Quite the week in DC sports. Not to be outdone by the Redskins drafting their possible franchise QB or the unimpressive all year Capitals winning a playoff series in game 7 OT against the defending champions, the Nationals, desperate for offense, are calling up Bryce Harper to make his Major League debut on April 28. Good way to finish a great sports week! I’ve gotta say, I didn’t pick this date in the office pool, but I don’t think many others did. In fact, may reaction was sort like this

“Oh, the Nats are going to call up someone to play LF? That’s cute, are they bringing in Brown or Moore, or maybe… whaaaaaAAAAAAAAA?!?!?”

Not to worry about service time, though. Harper has played enough in the minors to be a Super 2. That mean he’ll remain under team control through 2018. And that is the most important thing, that they keep him when he is much closer to his peak. Of course, that means they’ll have to pay him in arbitration an extra year, but that could be avoided by a contract extension. Personally, I think it’s a bit early for his debut. And I’m certainly not the only one who feels this way. He is starting to hit better in AAA, but he’s still not doing particularly well there. There are probably a couple of other guys (like the aforementioned Brown or Moore) who have a chance to hit more than him.

And that’s the big question – how will he hit? He’s obviously a great player, and calling him a future All Star is probably underselling him. But as a 19 year old, he’d be in rare company to actually have what we’d call a “good” season. Here’s what I wrote about this in February:

He’ll be 19 this year, and 19 year old superstars aren’t usually great yet. ARod spent some of his 19 year old season in the minors, and hit .232/.264/.408 in his 149 Major League PAs that year. Justin Upton hit .221/.283/.364 in his 152 PAs in the Majors at age 19. Ken Griffey, Jr. hit .264/.329/.420 when he was 19, pretty decent, although not at all Griffey-like, but that was after TWO seasons  in the minors.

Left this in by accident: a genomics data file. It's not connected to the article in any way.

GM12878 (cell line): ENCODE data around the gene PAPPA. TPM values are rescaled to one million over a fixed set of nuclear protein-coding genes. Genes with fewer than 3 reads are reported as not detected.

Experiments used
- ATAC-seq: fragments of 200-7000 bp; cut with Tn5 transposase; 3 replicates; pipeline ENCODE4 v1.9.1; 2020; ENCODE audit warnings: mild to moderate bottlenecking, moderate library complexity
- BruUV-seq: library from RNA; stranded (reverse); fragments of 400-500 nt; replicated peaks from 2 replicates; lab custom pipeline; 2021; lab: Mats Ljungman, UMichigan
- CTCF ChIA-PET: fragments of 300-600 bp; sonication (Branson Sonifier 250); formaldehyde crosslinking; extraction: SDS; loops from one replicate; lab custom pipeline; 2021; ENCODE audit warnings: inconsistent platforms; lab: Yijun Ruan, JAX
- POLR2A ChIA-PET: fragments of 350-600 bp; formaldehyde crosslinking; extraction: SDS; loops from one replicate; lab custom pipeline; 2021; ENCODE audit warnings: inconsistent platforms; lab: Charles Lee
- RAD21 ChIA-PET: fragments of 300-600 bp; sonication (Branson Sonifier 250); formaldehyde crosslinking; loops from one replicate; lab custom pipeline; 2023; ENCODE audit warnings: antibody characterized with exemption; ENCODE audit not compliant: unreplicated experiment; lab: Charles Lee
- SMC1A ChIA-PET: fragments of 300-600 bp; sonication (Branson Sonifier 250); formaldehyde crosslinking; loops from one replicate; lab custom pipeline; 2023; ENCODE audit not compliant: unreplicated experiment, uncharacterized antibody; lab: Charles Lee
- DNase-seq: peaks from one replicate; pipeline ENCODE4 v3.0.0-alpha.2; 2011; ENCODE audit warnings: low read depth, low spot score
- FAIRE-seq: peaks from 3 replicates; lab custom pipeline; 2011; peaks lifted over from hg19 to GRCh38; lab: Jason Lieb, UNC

The MLB Network mentioned the two players that had age 19 seasons that could actually be considered very good – Tony Conigliaro hit .290/.354/.530 in 1964 and Mel Ott hit .322/.397/.524 in 1928. That’s it, according to them. And it’s not surprising when you’ve seen what some other superstars have done. Ott, like Griffey, already had several years of pro ball under his belt. Conigliaro is probably a better comparison, as he only had 333 pro ABs (the year prior) before being called up to the Majors.

All that makes me think he won’t be any sort of great answer for the offensive struggles of this team. I don’t particularly expect him to hit like we think Bryce Harper will hit, at least not for the next few months. He’ll have trouble with lefties, and he’ll have trouble with offspeed pitches. I’m not surprised the made this announcement (certainly well after the decision was made) only hours before the Nats face one of the best LHPs in the game, because Harper would have probably sat against him if this matchup was next week or next month. Instead he’ll face a good righty who throws fastballs 69% of the time, a better matchup for sure.

Of course, all of this comes with the knowledge that the Left Field position has produced a whopping .097/.207/.125 for the Nationals. No matter what he ends up doing, it’s likely to be better than what they’ve gotten so far. I think there were more sensible answers for the moment, rather than taking a risk with Harper. The risk, of course, is that fans of a team that isn’t hitting is expecting to get a savior, and he isn’t likely to be one. If this burdens him in a way that affects his swing, there could be real damage. But I think the risk isn’t a huge one, and he seems to be cocky enough that it might not hurt him.

It’s very exciting, though, to see him come up. No matter how he does this month, or even this season, chances are he will be the best hitter on this team and possibly in the league at some point in the next few years. I don’t expect to see a star yet, but I do expect to see flashes of it, starting tomorrow. It won’t take long for a tape measure home run, or (especially with the way the rest of the offense is going) he is responsible for the game winning hit, run or RBI. So enjoy it, watch him grow, and remember that even if he isn’t going to hit like a star this month, this is just the first step on the way.

By Charlie